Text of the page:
A poet held in highest esteem in America
It was when I started lecture tours in America on Irish poetry that I first recognised the high opinion that John Boyle O'Reilly's poetry was held in that country.
In Boston, some people were able to quote him ad lib, a rare thing to find with Americans.
When I first met Rose Kennedy, President John F Kennedy's mother, to my surprise she was able to recite a few of Boyle O'Reilly's poems to me, which she did with great enthusiasm.
"I grew up with his verse," she told me.
It was me who was out of kilter when I learnt, to my surprise, from my American friends that a Boyle O'Reilly poem was in the Oxford Book of English Verse (1250-1900).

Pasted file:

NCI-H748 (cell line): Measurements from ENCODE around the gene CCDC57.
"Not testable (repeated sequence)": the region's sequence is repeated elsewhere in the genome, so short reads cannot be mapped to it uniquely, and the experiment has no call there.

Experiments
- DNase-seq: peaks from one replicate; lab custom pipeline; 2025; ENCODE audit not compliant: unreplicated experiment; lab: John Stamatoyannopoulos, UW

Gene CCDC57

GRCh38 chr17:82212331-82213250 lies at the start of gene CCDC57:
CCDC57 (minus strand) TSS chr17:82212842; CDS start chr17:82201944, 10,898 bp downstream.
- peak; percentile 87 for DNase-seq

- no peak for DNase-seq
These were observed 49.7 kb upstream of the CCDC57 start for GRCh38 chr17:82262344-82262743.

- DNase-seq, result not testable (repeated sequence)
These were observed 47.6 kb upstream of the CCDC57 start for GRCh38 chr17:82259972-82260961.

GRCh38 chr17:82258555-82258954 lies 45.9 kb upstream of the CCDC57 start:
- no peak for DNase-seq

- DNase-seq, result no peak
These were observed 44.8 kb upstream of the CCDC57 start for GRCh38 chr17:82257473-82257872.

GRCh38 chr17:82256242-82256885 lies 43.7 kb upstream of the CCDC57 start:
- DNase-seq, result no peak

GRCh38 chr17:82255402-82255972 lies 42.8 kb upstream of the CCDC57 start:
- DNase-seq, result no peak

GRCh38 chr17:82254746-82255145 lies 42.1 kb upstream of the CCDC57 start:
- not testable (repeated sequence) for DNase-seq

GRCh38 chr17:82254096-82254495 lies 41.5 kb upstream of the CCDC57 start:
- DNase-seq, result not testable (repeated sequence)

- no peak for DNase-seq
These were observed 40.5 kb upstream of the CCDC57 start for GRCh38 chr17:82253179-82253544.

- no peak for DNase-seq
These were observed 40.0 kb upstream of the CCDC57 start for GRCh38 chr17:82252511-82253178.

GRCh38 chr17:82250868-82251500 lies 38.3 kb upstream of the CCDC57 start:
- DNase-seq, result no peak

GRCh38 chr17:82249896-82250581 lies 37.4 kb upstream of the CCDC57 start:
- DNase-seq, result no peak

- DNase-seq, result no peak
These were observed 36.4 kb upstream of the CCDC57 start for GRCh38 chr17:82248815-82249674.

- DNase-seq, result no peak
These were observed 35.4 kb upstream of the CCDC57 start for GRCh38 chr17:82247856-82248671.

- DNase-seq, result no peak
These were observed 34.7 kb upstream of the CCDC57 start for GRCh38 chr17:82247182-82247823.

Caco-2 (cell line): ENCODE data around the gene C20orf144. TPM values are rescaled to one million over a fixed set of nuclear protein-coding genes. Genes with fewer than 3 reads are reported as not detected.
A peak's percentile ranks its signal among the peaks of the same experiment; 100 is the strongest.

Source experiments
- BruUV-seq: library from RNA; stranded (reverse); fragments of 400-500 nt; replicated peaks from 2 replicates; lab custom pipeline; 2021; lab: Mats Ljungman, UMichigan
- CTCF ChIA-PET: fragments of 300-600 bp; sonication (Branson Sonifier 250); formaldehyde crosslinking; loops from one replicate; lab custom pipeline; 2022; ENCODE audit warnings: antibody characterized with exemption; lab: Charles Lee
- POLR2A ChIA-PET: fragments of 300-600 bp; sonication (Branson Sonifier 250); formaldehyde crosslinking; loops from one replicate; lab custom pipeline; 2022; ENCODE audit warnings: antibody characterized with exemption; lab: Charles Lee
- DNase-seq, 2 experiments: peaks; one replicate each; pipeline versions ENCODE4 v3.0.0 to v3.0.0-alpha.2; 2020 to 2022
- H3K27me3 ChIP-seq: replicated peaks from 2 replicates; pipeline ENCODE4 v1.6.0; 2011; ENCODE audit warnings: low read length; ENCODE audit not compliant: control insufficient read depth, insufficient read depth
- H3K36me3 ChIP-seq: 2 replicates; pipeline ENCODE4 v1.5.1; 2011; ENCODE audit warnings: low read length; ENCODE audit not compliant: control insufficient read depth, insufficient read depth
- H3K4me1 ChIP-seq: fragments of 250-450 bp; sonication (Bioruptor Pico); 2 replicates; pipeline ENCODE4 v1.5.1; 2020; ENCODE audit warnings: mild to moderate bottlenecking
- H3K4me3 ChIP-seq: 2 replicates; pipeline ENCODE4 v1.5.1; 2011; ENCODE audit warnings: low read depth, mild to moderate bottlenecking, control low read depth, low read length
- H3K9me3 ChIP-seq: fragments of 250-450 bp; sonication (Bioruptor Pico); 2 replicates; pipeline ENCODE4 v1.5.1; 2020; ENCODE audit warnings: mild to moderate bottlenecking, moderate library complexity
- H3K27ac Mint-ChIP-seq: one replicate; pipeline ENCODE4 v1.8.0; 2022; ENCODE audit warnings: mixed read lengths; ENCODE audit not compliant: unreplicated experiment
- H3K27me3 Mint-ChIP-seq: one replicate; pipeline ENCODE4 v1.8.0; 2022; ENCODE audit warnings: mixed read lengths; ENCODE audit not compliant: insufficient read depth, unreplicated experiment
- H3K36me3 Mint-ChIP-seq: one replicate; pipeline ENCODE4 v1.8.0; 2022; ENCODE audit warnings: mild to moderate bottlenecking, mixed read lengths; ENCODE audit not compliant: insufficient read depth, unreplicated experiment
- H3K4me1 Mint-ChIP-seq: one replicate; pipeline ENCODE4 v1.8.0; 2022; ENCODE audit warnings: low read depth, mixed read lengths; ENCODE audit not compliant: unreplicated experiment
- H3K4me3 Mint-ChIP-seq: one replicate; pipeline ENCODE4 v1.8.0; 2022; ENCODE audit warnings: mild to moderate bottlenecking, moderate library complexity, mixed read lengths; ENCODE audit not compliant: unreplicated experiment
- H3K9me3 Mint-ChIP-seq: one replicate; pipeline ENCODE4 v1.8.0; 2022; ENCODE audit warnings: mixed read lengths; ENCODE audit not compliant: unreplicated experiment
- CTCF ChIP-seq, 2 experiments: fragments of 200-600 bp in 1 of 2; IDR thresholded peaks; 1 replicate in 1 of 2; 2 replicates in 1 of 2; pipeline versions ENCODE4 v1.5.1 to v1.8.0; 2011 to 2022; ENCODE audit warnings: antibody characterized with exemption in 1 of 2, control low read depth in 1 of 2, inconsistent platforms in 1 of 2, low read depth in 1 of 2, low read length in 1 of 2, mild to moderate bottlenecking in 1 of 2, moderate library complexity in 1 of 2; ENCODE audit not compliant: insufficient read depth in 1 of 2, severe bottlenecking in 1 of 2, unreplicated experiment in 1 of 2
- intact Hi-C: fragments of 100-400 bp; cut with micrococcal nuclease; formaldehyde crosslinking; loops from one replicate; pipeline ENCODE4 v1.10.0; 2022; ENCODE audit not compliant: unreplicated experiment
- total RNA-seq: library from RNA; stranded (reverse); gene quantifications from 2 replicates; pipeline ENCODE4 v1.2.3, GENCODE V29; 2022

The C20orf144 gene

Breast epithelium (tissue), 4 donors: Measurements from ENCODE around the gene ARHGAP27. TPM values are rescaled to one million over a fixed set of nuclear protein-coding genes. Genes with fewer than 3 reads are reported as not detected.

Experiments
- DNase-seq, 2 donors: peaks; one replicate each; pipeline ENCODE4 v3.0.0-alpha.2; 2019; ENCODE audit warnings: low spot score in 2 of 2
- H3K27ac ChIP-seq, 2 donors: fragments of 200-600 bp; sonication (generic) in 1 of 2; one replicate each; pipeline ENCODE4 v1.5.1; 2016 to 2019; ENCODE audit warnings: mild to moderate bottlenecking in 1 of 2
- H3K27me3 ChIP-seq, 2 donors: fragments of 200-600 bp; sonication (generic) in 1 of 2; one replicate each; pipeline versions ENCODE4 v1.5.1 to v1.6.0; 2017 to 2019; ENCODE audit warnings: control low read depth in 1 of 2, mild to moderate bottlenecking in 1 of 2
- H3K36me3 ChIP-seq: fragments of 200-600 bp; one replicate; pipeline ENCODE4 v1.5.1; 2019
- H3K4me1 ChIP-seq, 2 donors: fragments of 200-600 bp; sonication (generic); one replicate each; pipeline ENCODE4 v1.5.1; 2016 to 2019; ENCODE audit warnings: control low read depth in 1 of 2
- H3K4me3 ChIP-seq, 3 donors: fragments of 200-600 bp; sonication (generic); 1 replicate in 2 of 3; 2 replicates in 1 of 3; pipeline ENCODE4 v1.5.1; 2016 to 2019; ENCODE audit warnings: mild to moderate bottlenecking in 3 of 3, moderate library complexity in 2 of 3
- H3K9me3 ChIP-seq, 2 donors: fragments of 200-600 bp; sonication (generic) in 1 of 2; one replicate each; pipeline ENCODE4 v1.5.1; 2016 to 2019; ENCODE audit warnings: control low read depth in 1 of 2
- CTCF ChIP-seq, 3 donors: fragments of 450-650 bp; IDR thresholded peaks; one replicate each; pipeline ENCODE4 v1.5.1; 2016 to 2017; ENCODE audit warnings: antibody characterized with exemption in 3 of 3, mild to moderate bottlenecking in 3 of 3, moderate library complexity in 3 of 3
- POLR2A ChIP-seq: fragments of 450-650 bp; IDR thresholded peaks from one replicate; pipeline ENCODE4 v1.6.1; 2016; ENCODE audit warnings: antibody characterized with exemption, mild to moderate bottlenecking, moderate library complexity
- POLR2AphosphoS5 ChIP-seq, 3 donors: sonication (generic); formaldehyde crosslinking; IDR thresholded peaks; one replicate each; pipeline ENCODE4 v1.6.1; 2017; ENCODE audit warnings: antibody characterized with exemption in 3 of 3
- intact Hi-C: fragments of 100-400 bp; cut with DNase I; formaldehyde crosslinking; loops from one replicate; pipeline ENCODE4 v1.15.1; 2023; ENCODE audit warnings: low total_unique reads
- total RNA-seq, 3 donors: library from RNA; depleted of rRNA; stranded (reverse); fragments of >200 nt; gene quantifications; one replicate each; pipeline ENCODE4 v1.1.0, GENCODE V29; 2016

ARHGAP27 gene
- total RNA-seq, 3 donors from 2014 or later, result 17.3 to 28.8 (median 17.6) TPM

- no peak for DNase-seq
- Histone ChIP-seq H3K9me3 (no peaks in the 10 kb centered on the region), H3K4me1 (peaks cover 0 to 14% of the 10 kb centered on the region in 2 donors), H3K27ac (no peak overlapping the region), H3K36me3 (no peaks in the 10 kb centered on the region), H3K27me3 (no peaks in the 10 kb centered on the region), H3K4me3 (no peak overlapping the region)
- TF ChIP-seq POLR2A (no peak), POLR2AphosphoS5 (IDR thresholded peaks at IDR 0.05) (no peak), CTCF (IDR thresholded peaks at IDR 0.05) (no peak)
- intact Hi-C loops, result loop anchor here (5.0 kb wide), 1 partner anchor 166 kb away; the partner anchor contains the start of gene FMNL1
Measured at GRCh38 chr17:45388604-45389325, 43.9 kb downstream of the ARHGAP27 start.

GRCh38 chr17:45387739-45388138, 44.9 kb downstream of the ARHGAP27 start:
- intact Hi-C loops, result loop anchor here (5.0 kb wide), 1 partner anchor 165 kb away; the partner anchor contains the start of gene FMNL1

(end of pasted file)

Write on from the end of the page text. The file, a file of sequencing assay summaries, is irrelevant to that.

Not bad for a guy who had been sentenced to death by the British ascendancy for his participation in the Fenian Rising in 1867.
Exiled in Boston, Boyle O'Reilly succeeded in becoming a national figure.
The survivor of the poet soldier from the Irish Rebellion was a big draw. He wrote books on many subjects such as the ethics of boxing as well as compiling a large volume of The Poetry and Songs of Ireland, which became a standard work.
For a man with a killer punch his poetry could be surprisingly gentle. This poem below, which is in the Oxford Book of English Verse, is tiny and fragile - a beautiful piece of work.
A White Rose
The red rose whispers of passion,
And the white rose breathes of love;
O the red rose is a falcon,
And the white rose is a dove.
But I send you a cream-white rosebud
With a flush on its petal tips;
For the love that is purest and sweetest
Has a kiss of desire on the lips.
John Boyle O'Reilly, 1844-1890